7/17/2013 12:36 A.M. ET
Machado flashes leather in Midsummer Classic debut
Orioles third baseman backhands one-hopper, robs D-backs' Goldschmidt of hit
By Lindsay Berra / MLB.com
NEW YORK -- In the first of what will likely be many All-Star appearances for the Orioles' Manny Machado, the young third baseman displayed the glove work that helped bring him to New York for the 84th Midsummer Classic.
In the seventh inning, with the American League leading, 2-0, Machado robbed the D-backs' Paul Goldschmidt of a base hit with a sparkling backhanded grab on a sharply hit one-hopper down the third-base line. Machado then turned and threw across his body to nail Goldschmidt at first.
"It was a regular, routine play, I just made it look a little tougher," Machado said after the AL's 3-0 victory over the National League. "It caught a little hop at the end and I had to drop-step a little at the end."
Following the play, Orioles first baseman Chris Davis gave Machado the customary heat veterans give rookies.
"I wasn't impressed," Davis joked. "I've seen that play several times already. He didn't hit the guy in the chest and I told him that."
Davis, though, is used to seeing Machado flash the glove.
"He's been doing that all year, whether it's diving, going to his left or his right," he said. "The guy makes plays."
In his lone at-bat, Machado faced Braves closer Craig Kimbrel and struck out on an 87-mph slider.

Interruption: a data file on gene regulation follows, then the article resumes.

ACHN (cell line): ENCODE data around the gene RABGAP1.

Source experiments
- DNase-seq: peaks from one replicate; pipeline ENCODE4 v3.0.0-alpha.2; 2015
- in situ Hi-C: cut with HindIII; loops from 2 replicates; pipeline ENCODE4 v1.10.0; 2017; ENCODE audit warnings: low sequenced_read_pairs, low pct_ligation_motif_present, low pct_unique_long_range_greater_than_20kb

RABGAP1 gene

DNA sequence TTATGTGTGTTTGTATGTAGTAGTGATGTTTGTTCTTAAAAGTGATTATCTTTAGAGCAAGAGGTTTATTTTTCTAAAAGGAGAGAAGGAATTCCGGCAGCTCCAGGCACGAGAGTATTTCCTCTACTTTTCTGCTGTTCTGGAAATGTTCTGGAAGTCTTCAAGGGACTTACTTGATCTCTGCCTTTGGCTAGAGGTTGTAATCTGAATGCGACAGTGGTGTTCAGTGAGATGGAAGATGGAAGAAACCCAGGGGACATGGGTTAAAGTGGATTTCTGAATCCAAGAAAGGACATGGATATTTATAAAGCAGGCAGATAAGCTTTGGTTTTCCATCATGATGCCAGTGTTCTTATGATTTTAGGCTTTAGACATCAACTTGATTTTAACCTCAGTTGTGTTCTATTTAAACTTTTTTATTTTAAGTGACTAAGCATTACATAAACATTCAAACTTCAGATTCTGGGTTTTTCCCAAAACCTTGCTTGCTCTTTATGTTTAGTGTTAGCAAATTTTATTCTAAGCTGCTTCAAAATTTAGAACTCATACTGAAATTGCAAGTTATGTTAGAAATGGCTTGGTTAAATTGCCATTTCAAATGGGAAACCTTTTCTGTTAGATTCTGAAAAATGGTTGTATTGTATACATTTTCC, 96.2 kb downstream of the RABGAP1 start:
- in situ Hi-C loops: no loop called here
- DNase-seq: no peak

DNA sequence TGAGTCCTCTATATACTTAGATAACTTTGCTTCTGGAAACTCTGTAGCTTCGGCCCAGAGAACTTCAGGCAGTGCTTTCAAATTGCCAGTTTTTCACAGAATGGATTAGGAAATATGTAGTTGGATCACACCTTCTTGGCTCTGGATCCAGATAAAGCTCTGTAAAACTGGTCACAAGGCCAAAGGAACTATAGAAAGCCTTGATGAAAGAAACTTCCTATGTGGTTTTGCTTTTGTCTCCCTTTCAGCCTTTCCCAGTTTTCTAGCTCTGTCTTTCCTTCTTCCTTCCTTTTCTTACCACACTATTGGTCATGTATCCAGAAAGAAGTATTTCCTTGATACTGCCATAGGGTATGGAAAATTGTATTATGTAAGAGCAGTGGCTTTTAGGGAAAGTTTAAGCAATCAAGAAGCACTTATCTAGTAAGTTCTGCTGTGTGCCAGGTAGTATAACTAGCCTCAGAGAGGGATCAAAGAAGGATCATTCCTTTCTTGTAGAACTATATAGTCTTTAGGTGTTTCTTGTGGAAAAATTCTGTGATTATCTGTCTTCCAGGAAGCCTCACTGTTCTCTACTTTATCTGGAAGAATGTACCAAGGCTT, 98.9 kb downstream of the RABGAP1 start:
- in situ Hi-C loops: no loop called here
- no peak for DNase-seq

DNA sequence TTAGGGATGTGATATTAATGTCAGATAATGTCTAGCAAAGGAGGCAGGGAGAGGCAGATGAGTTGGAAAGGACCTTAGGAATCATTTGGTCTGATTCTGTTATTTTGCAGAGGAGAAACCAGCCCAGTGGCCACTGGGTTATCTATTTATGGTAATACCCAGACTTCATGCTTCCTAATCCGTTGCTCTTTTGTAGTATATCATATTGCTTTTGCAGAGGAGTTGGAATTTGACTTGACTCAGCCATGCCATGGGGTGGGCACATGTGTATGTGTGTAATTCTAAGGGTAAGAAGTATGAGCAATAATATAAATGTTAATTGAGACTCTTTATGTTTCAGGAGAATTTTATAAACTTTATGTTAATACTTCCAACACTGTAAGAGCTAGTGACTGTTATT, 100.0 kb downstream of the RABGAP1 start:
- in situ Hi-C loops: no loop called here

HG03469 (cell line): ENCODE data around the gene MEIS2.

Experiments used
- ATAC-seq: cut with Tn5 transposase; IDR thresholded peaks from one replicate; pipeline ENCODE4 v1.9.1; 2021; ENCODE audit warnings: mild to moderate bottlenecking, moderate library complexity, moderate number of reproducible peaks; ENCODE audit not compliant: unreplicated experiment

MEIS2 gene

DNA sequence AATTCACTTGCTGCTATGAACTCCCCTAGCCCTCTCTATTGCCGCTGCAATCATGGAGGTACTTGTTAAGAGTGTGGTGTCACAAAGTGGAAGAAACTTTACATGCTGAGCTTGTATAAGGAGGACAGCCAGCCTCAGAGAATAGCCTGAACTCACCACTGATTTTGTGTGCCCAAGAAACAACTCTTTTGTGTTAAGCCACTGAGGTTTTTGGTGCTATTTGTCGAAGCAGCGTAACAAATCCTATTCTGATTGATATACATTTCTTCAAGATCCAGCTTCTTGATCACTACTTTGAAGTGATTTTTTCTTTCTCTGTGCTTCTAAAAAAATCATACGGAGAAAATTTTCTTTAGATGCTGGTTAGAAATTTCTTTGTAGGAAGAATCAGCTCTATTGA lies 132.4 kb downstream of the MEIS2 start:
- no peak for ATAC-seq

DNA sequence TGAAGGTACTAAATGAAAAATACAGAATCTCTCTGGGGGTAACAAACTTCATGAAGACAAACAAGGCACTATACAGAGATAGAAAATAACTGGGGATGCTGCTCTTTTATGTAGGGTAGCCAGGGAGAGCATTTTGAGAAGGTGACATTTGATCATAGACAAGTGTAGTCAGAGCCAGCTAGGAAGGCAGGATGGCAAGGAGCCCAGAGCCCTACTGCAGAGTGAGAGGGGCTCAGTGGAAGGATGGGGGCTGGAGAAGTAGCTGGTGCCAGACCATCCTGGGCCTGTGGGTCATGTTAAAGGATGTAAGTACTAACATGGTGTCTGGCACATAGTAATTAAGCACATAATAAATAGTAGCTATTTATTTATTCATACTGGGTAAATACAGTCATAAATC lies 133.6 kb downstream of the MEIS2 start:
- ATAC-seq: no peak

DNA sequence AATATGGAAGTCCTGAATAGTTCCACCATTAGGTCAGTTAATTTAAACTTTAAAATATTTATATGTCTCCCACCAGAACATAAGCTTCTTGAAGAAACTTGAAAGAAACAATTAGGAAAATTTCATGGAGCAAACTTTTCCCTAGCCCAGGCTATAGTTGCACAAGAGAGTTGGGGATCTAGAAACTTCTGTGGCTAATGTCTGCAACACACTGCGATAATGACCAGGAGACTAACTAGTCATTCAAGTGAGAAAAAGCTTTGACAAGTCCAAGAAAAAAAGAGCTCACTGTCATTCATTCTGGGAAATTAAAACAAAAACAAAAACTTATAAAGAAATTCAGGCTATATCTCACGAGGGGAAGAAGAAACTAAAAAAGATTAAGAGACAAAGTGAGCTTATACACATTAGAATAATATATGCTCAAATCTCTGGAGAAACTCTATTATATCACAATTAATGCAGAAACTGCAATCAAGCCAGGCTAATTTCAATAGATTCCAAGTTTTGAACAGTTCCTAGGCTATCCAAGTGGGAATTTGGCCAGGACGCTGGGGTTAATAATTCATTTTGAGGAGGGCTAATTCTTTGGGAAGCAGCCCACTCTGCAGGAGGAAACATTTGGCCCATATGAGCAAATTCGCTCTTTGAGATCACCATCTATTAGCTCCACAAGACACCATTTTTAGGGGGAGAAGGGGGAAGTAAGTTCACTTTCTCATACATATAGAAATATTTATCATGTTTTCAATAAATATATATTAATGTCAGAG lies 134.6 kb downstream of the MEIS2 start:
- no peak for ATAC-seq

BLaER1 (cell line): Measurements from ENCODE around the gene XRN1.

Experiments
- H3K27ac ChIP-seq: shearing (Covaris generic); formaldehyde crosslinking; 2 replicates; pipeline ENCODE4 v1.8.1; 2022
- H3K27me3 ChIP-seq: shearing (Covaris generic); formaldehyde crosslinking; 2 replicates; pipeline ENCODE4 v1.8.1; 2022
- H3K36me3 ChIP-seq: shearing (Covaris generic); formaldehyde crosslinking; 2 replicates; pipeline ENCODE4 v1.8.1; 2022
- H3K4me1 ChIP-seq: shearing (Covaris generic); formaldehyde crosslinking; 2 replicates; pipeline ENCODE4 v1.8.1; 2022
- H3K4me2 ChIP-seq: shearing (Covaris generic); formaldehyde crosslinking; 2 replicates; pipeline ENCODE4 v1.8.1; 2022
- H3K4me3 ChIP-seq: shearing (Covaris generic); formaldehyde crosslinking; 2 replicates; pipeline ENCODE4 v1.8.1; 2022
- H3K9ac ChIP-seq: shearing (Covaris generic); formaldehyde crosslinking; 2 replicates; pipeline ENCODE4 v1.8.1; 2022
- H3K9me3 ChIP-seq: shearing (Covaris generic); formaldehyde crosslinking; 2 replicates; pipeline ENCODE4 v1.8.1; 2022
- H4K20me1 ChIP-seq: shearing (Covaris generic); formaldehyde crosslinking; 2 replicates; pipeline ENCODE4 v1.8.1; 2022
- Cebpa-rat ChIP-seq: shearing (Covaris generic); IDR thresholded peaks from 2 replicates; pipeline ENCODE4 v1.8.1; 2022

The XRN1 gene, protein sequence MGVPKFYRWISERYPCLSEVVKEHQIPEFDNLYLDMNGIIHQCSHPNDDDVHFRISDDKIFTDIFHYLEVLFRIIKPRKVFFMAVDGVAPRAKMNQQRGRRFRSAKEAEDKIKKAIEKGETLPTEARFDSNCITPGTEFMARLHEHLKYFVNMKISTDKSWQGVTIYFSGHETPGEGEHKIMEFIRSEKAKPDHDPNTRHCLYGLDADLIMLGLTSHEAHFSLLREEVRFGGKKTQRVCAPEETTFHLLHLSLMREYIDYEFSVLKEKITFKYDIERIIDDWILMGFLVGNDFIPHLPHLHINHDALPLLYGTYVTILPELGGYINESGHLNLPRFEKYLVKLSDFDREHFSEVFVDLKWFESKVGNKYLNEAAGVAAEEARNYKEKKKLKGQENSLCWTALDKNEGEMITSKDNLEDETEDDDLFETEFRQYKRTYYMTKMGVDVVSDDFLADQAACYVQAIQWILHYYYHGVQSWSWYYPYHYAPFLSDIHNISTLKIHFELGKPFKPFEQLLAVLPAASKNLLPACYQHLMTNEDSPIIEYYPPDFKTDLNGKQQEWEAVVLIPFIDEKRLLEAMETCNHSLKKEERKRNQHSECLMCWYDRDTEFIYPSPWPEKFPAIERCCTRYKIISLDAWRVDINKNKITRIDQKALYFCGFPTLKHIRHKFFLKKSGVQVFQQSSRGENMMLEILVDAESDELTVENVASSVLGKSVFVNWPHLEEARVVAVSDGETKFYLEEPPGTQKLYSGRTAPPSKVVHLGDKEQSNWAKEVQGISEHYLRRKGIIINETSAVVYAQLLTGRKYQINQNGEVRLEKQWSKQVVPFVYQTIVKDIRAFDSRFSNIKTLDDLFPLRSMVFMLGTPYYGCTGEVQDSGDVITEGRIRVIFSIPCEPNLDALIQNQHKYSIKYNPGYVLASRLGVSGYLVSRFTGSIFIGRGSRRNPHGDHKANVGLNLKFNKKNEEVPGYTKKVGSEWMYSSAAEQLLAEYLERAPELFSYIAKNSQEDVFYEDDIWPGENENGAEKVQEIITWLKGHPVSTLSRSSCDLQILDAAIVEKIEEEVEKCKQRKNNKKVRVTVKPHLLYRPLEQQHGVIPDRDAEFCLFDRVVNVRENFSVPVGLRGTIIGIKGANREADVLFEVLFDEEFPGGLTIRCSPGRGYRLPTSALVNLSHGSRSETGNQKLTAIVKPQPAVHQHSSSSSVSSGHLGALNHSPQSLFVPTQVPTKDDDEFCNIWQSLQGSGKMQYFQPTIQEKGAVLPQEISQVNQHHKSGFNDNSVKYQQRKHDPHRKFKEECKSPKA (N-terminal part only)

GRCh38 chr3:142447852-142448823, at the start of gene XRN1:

Machado was excited to be playing professionally for the first time in front of his longtime hitting coach Frank Valdez, whom he met at Team Renteria Batting Cages in Pembroke Pines, Fla., when he was just 13. No doubt, Valdez will be discussing that slider with his former pupil.
"That's all I was thinking about afterward, that he's going to crack down on me for swinging on that pitch," Machado said. "He watches all my games on TV and tells me the good, the bad and the ugly. When I do something wrong, he figures it out in the moment and says, 'Hey, you didn't do this today, and that's why you missed that pitch.' So we're going to talk, for sure."
Machado, one of the league's top young players, turned 21 earlier this month. He hit 38 doubles before July 1, the second-most in the Majors since 1921, and had a career-high 14-game hitting streak earlier this season. He ranks second in the AL with 128 hits and 11th with a .310 batting average.
But despite those numbers, Machado knows the importance of his glove.
"Defense is huge, because defense wins games," he says. "I think my defense got me here."